• The second estimate of Q3 2015 US GDP was released. GDP was revised up to 2.1% QoQ annualised from the prior reading of 1.5%. Consumption is estimated to have contributed 2.1 percentage points (ppts) to growth, private investment 0.5ppts, government 0.3ppts, while net exports detracted and inventories detracted 0.2ppts and 0.6ppts, respectively.
  • The US Institute for Supply Management (ISM) Manufacturing Index declined to 48.6 in November, from 50.1 in October, well-below estimates for 50.5. New orders and production both declined, while survey participants pointed to slowing activity in Europe and China, and the higher US dollar as factors weighing on activity. Five of 18 industries in the survey reported growth, down from seven in October.
  • The US consumer price index (CPI) increased 0.2% in October, in line with estimates and above the 0.2% decrease recorded in September. CPI rose 0.2% over the year to September. Core CPI, which excludes volatile items such as food and energy, also rose 0.2% in the month, in line with estimates and was 1.9% higher than a year earlier.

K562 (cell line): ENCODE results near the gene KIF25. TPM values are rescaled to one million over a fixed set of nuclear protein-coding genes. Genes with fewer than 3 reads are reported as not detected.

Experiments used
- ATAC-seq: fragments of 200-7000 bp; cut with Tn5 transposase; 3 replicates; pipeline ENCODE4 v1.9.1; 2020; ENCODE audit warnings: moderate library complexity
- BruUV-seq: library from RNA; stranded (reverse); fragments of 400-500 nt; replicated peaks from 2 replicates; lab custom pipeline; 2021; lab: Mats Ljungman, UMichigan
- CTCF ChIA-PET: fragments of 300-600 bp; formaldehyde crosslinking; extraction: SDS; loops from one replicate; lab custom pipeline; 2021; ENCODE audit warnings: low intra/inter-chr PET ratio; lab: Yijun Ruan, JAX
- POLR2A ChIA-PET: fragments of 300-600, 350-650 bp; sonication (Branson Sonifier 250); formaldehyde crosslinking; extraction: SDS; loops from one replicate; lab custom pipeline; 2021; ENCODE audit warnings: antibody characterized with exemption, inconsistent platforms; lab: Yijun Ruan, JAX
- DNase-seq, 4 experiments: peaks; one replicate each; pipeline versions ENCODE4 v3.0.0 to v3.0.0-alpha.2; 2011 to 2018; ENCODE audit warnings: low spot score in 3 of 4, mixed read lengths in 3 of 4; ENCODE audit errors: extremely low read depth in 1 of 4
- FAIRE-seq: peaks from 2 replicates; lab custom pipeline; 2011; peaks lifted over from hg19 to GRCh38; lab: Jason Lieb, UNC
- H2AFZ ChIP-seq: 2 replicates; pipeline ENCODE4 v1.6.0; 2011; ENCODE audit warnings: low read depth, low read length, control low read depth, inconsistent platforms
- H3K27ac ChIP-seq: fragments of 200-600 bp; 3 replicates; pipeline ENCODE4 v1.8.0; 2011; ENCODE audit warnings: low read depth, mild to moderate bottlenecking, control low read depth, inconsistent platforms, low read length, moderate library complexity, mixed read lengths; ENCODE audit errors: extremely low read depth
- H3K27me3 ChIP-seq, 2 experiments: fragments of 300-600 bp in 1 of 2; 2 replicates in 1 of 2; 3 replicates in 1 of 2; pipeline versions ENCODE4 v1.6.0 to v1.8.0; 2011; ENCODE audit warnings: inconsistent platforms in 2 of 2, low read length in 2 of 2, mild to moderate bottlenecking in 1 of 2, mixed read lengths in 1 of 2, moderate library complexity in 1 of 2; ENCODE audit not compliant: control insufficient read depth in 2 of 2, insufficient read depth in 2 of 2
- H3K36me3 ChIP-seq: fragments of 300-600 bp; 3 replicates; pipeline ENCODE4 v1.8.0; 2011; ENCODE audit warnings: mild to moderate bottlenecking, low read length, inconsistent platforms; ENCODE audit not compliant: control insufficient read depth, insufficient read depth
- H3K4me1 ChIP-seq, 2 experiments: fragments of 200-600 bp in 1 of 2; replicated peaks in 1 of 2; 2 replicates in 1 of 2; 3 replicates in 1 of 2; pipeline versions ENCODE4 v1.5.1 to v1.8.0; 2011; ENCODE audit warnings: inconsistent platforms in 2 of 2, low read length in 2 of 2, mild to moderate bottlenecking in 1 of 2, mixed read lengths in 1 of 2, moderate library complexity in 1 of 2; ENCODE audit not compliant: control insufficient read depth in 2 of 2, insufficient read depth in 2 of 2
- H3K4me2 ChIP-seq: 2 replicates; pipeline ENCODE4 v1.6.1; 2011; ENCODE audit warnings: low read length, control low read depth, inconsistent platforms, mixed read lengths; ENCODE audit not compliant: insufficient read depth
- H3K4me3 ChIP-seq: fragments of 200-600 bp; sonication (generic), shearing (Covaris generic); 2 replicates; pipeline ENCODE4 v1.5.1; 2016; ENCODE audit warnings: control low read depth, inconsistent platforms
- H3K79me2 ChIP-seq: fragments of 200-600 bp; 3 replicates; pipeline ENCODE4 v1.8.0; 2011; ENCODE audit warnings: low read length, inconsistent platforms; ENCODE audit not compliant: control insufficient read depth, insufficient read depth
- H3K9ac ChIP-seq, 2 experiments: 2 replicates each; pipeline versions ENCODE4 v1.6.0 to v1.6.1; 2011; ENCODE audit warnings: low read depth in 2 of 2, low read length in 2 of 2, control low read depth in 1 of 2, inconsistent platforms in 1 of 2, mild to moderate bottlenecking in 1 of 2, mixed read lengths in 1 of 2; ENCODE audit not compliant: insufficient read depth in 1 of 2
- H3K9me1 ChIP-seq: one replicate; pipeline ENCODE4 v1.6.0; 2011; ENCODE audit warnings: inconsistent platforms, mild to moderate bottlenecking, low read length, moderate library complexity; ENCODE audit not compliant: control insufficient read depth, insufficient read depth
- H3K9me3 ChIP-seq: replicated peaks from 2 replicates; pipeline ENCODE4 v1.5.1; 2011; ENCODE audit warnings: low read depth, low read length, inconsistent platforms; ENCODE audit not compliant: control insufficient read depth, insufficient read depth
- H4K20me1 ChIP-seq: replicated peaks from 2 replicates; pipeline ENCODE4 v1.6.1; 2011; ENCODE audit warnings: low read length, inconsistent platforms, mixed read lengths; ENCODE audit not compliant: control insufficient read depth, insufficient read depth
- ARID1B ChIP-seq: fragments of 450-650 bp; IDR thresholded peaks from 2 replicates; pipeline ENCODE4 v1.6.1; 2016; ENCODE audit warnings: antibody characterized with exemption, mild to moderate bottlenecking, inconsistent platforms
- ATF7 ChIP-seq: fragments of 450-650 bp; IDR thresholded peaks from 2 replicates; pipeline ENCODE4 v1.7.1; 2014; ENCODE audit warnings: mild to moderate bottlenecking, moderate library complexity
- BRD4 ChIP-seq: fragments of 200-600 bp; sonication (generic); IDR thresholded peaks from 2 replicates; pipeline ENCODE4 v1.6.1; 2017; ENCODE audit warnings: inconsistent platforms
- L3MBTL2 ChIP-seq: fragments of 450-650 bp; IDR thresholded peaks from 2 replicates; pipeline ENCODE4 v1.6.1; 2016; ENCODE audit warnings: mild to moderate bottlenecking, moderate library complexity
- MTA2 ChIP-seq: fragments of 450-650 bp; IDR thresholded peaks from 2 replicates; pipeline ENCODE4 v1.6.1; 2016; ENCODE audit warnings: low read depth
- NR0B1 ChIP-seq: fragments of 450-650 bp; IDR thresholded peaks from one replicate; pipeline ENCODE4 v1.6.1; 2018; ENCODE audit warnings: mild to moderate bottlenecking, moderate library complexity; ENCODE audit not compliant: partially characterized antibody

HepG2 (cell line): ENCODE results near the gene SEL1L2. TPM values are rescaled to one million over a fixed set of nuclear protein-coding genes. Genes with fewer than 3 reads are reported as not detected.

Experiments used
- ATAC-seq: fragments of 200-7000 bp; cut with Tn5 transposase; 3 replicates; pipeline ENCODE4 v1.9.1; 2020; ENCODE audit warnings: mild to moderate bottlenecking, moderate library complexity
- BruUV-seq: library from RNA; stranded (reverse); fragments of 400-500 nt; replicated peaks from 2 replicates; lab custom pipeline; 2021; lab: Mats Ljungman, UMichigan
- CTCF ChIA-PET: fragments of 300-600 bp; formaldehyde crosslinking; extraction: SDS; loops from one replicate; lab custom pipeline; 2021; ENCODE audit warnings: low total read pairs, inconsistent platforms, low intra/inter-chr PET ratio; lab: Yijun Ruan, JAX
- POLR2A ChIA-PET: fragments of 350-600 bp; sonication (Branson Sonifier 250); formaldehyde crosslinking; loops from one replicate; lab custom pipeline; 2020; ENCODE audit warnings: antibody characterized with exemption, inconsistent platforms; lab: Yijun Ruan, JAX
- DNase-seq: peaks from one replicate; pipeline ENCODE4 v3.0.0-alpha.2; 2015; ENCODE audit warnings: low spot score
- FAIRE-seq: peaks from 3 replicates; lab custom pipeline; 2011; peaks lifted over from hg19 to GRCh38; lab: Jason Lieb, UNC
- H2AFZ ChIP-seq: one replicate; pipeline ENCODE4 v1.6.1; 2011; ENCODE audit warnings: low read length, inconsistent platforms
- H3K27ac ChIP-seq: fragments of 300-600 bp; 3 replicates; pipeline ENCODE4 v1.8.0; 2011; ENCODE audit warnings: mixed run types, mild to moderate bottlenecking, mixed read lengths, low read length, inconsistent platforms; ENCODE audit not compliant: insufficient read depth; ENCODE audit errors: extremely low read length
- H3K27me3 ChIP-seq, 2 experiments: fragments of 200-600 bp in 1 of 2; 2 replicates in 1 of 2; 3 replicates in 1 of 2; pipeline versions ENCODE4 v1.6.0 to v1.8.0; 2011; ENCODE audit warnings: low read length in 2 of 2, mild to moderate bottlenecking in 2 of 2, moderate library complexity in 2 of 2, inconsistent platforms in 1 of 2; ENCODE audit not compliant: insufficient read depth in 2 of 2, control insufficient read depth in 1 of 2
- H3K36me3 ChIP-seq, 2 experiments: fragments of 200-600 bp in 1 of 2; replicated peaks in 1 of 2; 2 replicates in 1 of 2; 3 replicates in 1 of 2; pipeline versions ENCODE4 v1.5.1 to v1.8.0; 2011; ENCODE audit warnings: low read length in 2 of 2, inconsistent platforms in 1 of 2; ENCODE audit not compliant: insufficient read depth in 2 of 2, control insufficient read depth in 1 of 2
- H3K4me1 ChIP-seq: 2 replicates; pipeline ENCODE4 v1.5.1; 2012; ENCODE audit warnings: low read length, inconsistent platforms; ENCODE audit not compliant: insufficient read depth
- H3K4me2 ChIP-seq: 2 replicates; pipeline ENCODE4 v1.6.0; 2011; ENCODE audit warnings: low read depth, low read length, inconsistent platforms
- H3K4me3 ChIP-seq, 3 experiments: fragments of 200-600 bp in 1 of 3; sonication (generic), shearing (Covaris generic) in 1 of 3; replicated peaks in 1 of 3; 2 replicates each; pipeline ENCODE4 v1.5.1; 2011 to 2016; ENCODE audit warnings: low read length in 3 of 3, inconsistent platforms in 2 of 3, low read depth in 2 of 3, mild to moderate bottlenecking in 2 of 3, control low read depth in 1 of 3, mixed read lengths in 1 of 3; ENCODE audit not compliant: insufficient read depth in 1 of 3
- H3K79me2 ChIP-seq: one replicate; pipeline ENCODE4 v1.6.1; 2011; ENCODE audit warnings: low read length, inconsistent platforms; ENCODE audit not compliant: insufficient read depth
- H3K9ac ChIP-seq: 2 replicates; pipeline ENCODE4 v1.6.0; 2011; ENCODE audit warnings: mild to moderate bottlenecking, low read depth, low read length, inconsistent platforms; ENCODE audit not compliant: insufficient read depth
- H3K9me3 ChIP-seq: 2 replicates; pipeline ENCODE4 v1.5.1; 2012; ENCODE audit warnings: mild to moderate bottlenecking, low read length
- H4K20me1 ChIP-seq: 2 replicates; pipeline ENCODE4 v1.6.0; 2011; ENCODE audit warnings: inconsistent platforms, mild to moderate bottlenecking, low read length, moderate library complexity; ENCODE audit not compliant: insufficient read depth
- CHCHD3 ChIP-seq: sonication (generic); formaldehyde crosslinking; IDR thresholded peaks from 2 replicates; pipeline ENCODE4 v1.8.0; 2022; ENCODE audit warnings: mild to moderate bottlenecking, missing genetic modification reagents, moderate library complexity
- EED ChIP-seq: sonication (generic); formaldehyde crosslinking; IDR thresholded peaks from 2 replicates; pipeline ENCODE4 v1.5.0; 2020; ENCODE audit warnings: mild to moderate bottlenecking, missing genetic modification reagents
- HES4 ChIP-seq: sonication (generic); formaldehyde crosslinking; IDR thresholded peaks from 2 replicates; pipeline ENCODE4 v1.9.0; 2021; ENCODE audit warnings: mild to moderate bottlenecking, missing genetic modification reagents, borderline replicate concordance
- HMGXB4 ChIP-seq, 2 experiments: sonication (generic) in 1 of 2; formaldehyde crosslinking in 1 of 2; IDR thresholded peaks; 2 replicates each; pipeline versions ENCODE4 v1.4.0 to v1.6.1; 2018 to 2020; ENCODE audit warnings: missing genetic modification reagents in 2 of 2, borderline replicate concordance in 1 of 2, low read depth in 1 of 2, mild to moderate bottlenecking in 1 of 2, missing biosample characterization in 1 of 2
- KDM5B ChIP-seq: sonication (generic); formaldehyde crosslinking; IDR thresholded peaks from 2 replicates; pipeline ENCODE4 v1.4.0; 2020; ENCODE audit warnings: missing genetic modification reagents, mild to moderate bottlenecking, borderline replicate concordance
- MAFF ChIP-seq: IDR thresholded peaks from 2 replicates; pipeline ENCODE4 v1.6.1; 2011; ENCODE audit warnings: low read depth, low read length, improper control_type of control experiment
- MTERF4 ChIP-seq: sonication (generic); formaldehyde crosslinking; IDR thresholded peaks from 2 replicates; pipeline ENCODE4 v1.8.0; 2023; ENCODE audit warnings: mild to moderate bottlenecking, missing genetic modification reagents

• The China Caixin Manufacturing purchasing managers’ index (PMI) increased to 48.6 in November, from 48.3 in October, ahead of expectations for no change. Output and new export orders increased and while new orders contracted at a faster pace, pointing to stronger external than domestic growth. The official PMI fell to 49.6, slightly behind market expectations for 49.8, as output and new orders both fell.
  • The ECB lowered its deposit rate by 0.1% to -0.3%, but left its refinancing rate unchanged at 0.05%. Despite widespread expectations and clear signalling at prior monetary policy meetings, the ECB left the size of its Quantitative Easing programme unchanged, at €60 billion per month, though extended the programme’s maturity date from September 2016 to March 2017. Due to the easing falling well short of expectations, the Euro gained significantly, while equities were sold off following the announcement.